Could Canada provide a Brexit breakthrough for the UK?

By Andrew Hammond – July 17 2019/ The Business Times

THE EU and Canada begin a two-day summit in Montreal on Wednesday. Centrestage in the discussions will be the landmark bilateral trade agreement which many Brexiteers believe is the best template for a future EU-UK deal, despite the plethora of potential pitfalls for the United Kingdom.

The so-called Comprehensive Economic and Trade Agreement (CETA), covering around a fifth of the global economy, took the best part of a decade to negotiate and was signed in October 2016. It saw some 98 per cent of all tariffs on goods traded between the two powers become duty-free, and has been billed as “the most ambitious trade agreement the EU has ever concluded”. Most tariffs were removed when the deal came provisionally into force in 2017 with the key remaining step being full ratification which could potentially take several more years.

The EU has negotiated a wide range of external trade agreements for member states, but for many Brexiteers, it is the “Canadian model” that stands out. Part of the reason for this is that, in their eyes, it would allow the United Kingdom to completely leave the Brussels-based club, including the Customs Union and Single Market, and allow London to do free trade deals with other countries.


However, glorified as CETA is by these same Brexiteers, it would come with significant costs for the United Kingdom, given the different starting positions of London (a member of the Brussels-based club for over four decades and embedded into many of its structures) and Ottawa, vis-a-vis the EU. Whereas CETA represents a net level of integration between the EU and Canadian economies, a similar deal would represent a sharp break (or “hard Brexit”) between the United Kingdom and the EU. SEE ALSO: Higher chance of no-deal Brexit sends sterling to 27-mth low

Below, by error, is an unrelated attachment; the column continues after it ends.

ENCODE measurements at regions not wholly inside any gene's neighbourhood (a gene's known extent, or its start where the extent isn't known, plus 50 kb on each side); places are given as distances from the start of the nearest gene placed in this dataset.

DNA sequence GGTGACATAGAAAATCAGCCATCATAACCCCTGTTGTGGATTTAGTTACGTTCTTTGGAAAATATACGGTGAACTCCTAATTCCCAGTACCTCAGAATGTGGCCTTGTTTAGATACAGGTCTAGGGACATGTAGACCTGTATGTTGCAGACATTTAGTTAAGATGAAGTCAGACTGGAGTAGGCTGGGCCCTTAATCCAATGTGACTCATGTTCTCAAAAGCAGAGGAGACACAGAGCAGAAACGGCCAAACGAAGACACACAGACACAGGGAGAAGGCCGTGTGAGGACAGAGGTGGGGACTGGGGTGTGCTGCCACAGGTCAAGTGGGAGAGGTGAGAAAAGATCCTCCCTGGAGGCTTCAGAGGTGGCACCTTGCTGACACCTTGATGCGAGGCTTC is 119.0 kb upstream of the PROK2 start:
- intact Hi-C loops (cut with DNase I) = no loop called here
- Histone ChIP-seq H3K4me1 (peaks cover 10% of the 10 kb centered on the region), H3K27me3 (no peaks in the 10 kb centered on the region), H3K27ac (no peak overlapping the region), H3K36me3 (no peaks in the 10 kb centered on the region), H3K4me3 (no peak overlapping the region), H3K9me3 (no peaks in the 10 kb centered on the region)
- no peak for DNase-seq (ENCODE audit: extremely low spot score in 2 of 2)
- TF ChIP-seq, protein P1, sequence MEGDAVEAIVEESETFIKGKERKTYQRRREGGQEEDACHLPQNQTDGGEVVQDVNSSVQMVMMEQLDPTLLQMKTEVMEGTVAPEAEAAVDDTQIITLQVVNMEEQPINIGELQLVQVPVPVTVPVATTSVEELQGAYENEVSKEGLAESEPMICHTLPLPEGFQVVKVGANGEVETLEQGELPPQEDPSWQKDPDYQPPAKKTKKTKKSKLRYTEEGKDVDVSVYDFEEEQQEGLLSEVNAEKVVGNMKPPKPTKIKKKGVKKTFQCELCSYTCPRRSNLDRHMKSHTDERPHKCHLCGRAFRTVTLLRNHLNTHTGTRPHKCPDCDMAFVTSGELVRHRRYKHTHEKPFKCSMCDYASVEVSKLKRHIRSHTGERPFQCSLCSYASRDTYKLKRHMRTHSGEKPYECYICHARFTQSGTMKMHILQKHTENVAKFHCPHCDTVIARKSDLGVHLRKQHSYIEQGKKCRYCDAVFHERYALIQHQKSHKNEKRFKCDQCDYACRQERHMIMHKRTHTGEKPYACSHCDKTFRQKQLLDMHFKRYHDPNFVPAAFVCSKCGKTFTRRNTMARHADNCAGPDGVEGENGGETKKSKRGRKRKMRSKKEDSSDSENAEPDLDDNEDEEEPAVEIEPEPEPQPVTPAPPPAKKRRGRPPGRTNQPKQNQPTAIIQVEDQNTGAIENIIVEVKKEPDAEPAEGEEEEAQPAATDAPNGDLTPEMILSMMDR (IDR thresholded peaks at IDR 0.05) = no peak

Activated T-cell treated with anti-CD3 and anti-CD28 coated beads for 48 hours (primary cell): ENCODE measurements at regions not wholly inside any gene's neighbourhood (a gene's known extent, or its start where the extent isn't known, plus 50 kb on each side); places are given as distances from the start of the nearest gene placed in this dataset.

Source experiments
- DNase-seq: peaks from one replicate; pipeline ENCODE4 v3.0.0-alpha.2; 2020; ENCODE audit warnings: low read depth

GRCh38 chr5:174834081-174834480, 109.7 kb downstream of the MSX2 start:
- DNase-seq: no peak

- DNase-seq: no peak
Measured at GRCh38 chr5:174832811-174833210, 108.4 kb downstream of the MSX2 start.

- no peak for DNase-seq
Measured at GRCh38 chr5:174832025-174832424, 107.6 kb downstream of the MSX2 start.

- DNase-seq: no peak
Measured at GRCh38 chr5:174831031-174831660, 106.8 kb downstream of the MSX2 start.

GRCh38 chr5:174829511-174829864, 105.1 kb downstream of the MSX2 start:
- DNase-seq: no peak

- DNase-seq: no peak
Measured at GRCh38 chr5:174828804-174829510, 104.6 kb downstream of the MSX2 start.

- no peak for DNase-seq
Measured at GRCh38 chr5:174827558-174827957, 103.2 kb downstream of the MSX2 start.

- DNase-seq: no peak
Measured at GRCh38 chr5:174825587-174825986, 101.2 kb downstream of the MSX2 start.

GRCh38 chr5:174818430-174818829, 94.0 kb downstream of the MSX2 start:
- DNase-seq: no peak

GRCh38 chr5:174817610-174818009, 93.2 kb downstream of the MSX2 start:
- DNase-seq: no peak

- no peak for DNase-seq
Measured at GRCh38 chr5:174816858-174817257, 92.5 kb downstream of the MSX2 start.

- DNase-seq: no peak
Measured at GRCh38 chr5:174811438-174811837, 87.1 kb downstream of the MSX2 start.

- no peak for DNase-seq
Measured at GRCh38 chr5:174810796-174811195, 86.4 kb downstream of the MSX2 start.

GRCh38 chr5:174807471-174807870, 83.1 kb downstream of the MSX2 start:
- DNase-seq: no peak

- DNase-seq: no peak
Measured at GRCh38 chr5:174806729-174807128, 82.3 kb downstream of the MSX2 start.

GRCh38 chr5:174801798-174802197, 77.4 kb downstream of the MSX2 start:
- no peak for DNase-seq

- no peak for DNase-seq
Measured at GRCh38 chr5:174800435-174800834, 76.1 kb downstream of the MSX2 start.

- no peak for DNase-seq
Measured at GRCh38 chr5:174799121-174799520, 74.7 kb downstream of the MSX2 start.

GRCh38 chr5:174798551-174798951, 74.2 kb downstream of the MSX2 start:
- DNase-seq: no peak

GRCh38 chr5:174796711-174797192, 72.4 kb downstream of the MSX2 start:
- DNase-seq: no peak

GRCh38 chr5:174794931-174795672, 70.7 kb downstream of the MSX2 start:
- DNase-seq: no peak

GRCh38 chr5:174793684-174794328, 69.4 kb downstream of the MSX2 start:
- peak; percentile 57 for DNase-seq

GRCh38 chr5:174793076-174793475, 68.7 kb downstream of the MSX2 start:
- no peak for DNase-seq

Moreover, CETA does little to enable some key business sectors. Take the example of financial services, a huge part of the UK economy, which sees neither Canadian nor EU firms getting so-called “passporting” rights which would allow their firms to sell their products in each other’s markets. CETA also does not eliminate border controls, although it does incentivise the use of advanced electronic checking to expedite customs clearance.

A further potential challenge comes with the fact that a Canadian-style deal would end the UK’s preferential access to over 50 markets outside Europe with which the EU has trade agreements. While there would be the opportunity to renegotiate these bilaterally, there are no guarantees that London would obtain terms as good as those today, despite what Brexiteers say, as current UK-Japanese discussions indicate.

While Brexiteers also suggest that negotiating a Canadian-style deal would be relatively easy, this belies the challenges involved. Indeed, in 2016, after around seven years of negotiations, there was a near-complete breakdown of CETA talks. This came when the legislature in Wallonia – a region of Belgium with a population of around 3.5 million – indicated to Canada that its opposition to key provisions of the proposed deal was a “red line”.